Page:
This small Jewish central body is culturally fissured into German-speaking and Czech speaking Jews who often stand opposed to each other and between whom a groundwork of agreement is gradually being created. In Slovakia: a religious, conservative, more or less middle class Jewry shutting itself up against internal influence. In Carpatho-Russia, finally a religious and culturally backward, sociologically impoverished Jewish mass. This is the picture of Jewry in a state which was first to recognize the Jews as a nation.

It is clear that the Prague Jewish community, with its 38,000 Jews, is too small a body to be the source of a national educational effect upon 360,000 Jews who in addition are scattered over a large territory and are so variously stratified religiously, sociologically and culturally. But did there or does there exist in the Prague nucleus the will to take over the leadership and create a Jewish nation which tries to master its fate on Czechoslovakian territory and at the same time to reach deeply and beneficiently into the fate of world Jewry?

The external presuppositions for this have been given, but the internal conditions for it are still unripe, and the necessary determination is lacking—at least has been lacking until the present.

WELTSCH’S ESTIMATE

The character of the Jews of Prague, like that of the historic countries generally, bears the stamp of spiritual aristocracy. “Prague was once rightly called a mother in Israel; today it is a mother deserted by her children,” Dr. Felix Weltsch, the philosopher, wrote, only a short time ago, to the JTA. And, he added: “One visits Prague for the sake of the old Jewish cemetery; yet this cemetery, it appears, is not only the reason for seeing Jewish Prague, but has also become its symbol. For many decades this city has had no Jewish cultural life, in the correct sense of the word, of its own; but it is still an export center of Jewish culture. Prague no longer produces Jewish spirit; it still is the source of Jewish spirits.” But in conclusion Weltsch speaks of a “return wandering” of these spirits, which perhaps signifies a return to Jewry, and thinks: “It might finally happen that the Jewish cemetery will no longer be the only symbol of the Jewish spirit of this country, and that the second great reason for the city’s being worth seeing—the Old-New Synagogue—will also become a symbol.”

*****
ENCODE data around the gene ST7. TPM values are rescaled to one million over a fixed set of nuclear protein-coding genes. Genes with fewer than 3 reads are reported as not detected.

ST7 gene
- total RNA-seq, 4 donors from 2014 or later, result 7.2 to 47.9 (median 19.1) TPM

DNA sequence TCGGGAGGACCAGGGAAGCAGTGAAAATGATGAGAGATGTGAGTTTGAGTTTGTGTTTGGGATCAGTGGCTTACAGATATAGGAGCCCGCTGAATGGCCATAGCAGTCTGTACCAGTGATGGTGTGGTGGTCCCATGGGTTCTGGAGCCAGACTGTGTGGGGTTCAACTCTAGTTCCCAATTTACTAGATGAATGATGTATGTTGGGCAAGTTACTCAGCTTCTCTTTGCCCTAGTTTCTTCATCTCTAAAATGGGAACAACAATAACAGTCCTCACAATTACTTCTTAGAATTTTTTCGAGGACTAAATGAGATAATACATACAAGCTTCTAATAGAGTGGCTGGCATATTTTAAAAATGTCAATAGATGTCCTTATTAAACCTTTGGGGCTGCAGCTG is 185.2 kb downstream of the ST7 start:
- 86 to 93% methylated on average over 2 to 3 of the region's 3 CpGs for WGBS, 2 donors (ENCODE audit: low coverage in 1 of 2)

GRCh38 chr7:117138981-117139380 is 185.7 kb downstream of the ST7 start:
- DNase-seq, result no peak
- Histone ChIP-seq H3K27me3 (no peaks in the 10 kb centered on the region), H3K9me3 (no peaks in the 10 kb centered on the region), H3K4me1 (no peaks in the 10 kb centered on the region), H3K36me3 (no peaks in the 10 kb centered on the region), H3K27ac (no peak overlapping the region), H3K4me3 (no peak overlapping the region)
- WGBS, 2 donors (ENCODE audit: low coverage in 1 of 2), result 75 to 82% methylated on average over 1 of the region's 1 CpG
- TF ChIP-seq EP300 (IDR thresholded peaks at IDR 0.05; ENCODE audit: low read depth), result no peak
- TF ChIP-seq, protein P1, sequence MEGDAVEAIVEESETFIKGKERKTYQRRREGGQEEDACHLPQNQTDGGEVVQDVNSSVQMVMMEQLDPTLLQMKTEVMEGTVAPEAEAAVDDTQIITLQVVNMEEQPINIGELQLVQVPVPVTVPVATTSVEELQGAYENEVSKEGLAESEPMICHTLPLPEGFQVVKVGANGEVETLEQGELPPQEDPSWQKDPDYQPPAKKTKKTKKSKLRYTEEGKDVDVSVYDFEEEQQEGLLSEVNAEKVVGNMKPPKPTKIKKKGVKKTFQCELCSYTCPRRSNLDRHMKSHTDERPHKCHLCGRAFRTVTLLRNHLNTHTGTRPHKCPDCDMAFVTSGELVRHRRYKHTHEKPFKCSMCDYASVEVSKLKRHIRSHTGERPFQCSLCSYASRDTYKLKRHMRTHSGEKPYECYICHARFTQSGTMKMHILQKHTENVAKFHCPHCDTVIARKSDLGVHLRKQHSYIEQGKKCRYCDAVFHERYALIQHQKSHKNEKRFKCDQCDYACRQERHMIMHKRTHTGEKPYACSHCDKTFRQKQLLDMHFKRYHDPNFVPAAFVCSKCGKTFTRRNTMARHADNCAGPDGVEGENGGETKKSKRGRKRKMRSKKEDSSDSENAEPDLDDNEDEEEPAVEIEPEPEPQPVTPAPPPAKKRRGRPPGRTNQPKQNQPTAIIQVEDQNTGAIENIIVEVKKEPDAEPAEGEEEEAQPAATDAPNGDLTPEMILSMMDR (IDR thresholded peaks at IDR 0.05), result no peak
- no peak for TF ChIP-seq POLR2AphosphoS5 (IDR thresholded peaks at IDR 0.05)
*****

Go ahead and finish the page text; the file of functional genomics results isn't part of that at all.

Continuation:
In this way Weltsch also hints at the forces which since the catastrophe of German Jewry also gradually tried to reach towards release in Czechoslovakia; the forces which aim at a reformulation of their own situation; at a reformation of their own social body, at a thorough reorganization of the combined group elements.

Even today a great part of Czechoslovakian Jewry lives an intensely Jewish life and does good Jewish and Zionist work. The B’nai B’rith lodges in Prague and in the other centers contribute a valuable cultural and educational activity. The communitie and community leagues follow the trend of the times and go more and more out of the purely religious and philanthropic realm of activity. The relief committee for the German-Jewish Refugees, supported principally by the lodges and communities, during the past year sent 400 refugees to Palestine and other countries across the sea after giving them vocational training. And—since the means had not yet been exhausted—they were able to give many other hundreds of refugees the necessities most vital to their existence. The Zionistic and Hebrew work is intensive and well organized.

GOING FORWARD SLOWLY

But all these isolated efforts do not suffice to create a Czechoslovakian Jewry. The Jewish idea in Czechoslovakia—the idea of creating a national body which would work for itself and for Jewry—is still only in the budding stage, but it is going forward, albeit slowly. Mutual action by the Prague center and the branches in the east of the Republic is gradually becoming more and more noticeable. The future will show whether for the Jews in Czechoslovakia the fate of the German Jews meant only a vicarious experience or an actual one.